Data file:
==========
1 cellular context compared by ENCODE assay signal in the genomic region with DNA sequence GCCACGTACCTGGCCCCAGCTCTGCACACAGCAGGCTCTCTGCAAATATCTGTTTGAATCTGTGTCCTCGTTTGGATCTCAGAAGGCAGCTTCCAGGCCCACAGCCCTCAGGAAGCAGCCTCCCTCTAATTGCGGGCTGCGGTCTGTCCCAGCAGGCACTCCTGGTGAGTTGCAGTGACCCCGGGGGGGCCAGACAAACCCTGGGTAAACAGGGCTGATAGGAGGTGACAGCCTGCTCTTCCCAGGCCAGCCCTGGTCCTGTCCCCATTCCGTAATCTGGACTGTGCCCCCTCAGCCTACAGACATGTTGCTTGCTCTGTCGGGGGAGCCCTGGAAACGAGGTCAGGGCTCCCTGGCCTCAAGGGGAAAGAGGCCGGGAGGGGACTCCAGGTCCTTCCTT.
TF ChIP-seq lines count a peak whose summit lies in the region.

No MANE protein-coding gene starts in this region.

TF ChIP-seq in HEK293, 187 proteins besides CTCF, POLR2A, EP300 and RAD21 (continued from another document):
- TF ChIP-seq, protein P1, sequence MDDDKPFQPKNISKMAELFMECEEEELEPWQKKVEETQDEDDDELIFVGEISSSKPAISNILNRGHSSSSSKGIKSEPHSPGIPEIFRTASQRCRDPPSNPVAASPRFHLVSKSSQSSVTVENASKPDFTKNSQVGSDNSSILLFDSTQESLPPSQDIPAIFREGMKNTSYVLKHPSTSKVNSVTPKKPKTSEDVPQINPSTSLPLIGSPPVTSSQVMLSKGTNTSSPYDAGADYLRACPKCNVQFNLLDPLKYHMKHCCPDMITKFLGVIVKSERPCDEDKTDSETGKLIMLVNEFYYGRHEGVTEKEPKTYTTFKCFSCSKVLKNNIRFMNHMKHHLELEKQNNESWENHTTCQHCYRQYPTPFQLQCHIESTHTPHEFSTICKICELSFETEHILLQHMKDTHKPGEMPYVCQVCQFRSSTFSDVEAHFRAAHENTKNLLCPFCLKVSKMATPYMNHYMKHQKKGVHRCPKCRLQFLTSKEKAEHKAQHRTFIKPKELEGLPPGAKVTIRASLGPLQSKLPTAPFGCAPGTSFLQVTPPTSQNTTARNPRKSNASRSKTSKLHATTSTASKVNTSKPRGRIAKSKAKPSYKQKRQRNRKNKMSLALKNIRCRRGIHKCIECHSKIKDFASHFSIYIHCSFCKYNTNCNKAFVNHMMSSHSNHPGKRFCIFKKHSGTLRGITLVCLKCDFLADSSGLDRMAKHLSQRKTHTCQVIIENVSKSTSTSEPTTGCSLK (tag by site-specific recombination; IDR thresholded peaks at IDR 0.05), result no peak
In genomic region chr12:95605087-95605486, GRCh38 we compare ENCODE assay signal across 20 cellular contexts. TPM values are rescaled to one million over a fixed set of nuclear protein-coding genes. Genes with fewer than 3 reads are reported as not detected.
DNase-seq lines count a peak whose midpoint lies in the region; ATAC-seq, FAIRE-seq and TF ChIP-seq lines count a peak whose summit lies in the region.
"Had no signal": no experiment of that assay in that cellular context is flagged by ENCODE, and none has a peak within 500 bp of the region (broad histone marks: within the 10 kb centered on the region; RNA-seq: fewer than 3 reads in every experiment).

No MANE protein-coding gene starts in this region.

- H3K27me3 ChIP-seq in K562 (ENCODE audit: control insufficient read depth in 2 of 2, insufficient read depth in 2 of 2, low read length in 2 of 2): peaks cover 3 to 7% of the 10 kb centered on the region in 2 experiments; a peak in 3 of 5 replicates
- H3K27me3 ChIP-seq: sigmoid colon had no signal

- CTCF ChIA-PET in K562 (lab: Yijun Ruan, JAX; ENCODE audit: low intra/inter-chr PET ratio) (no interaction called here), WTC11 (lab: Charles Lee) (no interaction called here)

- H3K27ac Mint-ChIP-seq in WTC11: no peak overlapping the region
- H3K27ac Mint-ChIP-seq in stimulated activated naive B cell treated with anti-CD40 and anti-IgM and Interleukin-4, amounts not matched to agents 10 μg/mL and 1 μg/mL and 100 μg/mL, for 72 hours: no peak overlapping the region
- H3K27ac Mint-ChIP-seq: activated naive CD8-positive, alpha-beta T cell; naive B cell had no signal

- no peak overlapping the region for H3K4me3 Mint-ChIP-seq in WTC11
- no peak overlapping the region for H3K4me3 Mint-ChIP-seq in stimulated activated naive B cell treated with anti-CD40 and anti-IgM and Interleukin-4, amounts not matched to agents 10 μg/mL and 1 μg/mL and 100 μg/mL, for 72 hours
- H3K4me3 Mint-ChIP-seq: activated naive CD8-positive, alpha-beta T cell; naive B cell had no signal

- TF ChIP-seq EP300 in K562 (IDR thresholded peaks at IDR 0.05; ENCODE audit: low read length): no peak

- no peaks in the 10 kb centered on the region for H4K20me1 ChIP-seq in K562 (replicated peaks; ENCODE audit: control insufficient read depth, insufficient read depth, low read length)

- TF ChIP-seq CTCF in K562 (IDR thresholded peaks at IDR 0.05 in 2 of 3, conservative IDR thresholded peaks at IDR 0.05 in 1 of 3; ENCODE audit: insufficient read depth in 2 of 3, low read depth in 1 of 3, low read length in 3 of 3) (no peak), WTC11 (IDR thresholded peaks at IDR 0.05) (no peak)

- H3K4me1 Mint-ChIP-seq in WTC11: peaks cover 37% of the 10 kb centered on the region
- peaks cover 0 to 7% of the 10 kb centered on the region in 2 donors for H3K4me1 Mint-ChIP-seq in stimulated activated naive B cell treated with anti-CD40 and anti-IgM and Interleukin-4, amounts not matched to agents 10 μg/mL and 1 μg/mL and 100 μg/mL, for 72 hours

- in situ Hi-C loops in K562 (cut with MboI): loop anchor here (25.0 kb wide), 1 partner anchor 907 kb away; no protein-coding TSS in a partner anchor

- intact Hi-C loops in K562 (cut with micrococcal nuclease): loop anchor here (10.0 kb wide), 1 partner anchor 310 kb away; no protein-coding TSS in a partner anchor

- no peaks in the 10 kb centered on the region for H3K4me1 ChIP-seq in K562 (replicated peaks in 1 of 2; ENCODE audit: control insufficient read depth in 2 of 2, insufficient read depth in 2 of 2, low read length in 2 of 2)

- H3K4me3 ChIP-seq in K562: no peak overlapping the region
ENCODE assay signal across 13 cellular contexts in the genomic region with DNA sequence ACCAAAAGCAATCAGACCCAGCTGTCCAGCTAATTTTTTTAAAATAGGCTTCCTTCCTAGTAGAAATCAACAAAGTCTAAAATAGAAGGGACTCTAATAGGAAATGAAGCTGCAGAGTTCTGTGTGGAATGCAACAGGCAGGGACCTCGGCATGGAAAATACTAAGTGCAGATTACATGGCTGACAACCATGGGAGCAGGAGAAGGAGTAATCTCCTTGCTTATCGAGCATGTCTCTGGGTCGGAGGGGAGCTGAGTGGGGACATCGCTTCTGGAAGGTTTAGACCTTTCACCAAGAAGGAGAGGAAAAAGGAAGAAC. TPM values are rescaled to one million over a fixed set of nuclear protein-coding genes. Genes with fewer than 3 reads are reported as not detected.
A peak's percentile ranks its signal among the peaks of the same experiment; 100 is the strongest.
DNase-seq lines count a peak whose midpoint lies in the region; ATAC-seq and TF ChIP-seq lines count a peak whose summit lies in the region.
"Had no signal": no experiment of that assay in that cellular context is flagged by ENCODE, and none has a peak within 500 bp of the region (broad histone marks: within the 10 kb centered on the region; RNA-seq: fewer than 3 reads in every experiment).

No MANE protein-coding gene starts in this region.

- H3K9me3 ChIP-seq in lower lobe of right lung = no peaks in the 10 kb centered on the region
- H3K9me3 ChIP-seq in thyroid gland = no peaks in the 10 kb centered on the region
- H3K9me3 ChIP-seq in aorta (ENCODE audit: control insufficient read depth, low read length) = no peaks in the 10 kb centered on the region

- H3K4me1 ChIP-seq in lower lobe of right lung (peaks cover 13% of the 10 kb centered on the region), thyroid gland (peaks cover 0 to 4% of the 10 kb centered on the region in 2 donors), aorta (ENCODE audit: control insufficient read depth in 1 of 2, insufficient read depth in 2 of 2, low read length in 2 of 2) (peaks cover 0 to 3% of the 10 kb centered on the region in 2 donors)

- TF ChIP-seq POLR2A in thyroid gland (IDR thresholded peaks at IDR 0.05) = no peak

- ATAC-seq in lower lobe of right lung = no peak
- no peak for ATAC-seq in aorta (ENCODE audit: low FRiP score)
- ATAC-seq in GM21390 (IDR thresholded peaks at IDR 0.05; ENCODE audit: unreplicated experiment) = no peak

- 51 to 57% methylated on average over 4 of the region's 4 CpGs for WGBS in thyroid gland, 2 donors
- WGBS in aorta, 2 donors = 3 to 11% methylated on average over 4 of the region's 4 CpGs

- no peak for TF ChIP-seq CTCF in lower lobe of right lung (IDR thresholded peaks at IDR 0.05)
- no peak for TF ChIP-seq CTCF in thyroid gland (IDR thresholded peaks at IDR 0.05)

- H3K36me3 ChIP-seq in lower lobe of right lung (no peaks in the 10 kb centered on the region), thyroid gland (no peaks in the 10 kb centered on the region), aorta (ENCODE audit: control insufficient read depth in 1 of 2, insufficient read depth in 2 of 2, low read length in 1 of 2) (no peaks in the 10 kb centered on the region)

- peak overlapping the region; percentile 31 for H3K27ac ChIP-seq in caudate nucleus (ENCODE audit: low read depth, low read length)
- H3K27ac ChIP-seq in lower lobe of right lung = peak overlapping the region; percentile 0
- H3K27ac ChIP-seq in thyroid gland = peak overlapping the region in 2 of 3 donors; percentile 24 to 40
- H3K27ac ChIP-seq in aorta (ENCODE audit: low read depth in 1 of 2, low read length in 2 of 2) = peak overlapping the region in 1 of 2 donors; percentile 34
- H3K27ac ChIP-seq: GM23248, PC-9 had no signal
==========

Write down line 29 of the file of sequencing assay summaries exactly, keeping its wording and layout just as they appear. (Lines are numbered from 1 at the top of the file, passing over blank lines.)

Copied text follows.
A peak's percentile ranks its signal among the peaks of the same experiment; 100 is the strongest.